Patient Education

Tilt-table testing


 

Fainting, also called syncope (pronounced “SIN-ko-pea”), is caused by a temporary decrease in blood flow to the brain. If you have syncope, your doctor may order a tilt-table test to determine why the blood flow is decreased and how to treat it. The purpose of the test is not to make you faint, although some people do faint during the test.

What happens before the test?

An intravenous line will be placed in a vein in your arm or the back of your hand. It may be used to take blood samples and also to give medications (if you need them) during the test.

Blood pressure cuffs will be placed around both arms, and small, sticky patches called electrodes will be placed on your chest. The electrodes are connected to a monitor that shows your heart’s rate and rhythm.

What happens during the test?

You will lie on a motorized table with a metal footboard. For your safety, soft straps will be placed across your body to secure you when the table is tilted during the test. Your blood pressure and heart rate will be constantly monitored. You will be asked to remain as still and quiet as possible so that the results can be accurately recorded.

A nurse or technician will tilt the table to different angles during the test—30 degrees for 2 minutes, then 45 degrees for 2 minutes, and then 70 degrees for up to 45 minutes. You will always be “head up”; you will never be upside-down. When the table is at 30 and 45 degrees, you will feel as if you are lying on a steep hill. When it is at 70 degrees, you will be in an upright position and your feet will be supported by the footboard at the end of the table.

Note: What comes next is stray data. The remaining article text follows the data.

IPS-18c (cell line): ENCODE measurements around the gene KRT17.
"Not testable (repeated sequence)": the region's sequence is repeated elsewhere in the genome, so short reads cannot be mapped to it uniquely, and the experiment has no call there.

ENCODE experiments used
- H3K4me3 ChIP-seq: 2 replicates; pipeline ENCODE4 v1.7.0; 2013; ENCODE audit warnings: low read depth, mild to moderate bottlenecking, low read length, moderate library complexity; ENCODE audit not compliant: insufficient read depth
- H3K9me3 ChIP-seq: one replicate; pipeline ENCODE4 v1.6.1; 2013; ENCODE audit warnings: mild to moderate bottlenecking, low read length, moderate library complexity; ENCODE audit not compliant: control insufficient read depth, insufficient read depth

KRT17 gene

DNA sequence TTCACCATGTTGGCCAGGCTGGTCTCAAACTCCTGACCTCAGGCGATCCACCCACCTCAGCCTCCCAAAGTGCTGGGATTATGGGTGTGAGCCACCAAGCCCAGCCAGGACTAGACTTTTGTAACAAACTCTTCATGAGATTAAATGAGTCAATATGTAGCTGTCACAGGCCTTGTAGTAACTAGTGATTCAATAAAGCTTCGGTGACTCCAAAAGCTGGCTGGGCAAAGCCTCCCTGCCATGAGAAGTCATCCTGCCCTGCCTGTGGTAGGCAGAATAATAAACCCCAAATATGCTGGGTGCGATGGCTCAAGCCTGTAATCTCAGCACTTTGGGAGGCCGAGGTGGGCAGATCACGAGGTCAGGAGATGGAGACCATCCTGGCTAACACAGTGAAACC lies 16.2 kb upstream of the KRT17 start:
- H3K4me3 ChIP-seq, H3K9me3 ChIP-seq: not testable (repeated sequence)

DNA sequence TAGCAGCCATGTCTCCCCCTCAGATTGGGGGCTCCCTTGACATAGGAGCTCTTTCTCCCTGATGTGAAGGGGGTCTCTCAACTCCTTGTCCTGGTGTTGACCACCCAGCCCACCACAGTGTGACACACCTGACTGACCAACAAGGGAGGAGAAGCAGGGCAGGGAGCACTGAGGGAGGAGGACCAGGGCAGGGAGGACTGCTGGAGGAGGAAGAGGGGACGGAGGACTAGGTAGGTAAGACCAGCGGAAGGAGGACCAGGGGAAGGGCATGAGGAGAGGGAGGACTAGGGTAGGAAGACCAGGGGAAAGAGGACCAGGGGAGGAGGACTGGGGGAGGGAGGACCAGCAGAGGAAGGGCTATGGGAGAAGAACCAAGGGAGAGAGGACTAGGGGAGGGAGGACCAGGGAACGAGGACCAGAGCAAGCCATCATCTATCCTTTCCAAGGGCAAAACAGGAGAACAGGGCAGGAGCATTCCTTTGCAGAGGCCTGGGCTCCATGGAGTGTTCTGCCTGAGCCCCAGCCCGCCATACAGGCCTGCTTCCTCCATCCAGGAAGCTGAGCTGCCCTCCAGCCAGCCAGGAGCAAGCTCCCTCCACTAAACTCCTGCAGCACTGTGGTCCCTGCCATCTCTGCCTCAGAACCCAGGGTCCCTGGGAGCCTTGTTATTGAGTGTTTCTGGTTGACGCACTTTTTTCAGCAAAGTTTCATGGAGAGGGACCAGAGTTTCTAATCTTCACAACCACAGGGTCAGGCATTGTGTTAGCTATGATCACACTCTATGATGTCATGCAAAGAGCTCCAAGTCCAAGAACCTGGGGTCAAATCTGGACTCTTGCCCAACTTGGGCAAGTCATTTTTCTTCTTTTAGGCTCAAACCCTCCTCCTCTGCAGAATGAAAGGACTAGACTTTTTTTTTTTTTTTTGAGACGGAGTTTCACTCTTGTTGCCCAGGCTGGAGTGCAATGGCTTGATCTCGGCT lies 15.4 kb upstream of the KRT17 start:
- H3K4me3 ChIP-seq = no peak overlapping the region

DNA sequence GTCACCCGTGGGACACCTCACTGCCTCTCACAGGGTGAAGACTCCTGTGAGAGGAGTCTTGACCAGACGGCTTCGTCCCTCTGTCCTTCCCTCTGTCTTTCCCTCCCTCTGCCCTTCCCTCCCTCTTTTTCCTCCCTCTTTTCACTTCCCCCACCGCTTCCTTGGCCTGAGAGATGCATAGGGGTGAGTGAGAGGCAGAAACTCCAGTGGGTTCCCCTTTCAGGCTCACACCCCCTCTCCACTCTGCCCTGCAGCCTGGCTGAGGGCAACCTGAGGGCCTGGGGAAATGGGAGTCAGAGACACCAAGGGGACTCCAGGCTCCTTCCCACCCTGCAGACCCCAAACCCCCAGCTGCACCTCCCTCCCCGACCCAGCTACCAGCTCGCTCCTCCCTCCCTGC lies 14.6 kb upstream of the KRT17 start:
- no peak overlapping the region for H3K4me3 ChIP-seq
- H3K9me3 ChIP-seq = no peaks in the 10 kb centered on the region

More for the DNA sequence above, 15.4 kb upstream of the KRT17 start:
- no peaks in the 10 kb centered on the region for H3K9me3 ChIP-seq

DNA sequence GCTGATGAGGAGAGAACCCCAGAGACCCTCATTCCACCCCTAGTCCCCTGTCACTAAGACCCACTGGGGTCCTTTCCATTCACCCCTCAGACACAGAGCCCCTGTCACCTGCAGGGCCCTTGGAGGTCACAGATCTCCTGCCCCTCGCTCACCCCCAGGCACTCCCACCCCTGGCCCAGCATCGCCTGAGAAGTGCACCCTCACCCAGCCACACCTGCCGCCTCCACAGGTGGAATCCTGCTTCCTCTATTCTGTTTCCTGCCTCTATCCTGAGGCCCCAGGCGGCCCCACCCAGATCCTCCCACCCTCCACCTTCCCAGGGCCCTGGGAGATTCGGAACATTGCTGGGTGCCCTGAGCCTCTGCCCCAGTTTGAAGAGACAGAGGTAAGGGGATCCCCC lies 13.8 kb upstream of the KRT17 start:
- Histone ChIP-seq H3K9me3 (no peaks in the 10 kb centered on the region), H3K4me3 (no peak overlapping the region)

How long will the test last?

About 1½ hours—plan on being at the hospital for about 2 hours total. You will need a responsible adult to drive you home.

Should I take my medications?

Yes. You can take your prescription medications as you normally would, with water. However, do not take diuretics or laxatives before the test.

If you have questions or need help adjusting your medications, please call your physician. Do not discontinue any medication without talking to your physician first.

Can I eat before the test?

Eat a normal meal the evening before your procedure. Do not eat or drink anything except small amounts of water for 4 hours before the test. If you must take medications, please take them with small sips of water.

If you have diabetes, please request a 10:30 am appointment time for your test so you can eat a light breakfast before 7 am and also complete the test in time for lunch.

What do the test results mean?

A positive test means that you may have a condition that causes an abnormal change in blood pressure or heart rate when you stand up. A negative test means that you did not show signs of such a condition. In either case, additional tests may be needed to diagnose your condition.

This information is provided by your physician and the Cleveland Clinic Journal of Medicine . It is not designed to replace a physician’s medical assessment and judgment.

This page may be reproduced noncommercially to share with patients. Any other reproduction is subject to Cleveland Clinic Journal of Medicine approval. Bulk color reprints available by calling 216-444-2661.

For patient information on hundreds of health topics, see the Center for Consumer Health Information web site, www.clevelandclinic.org/health

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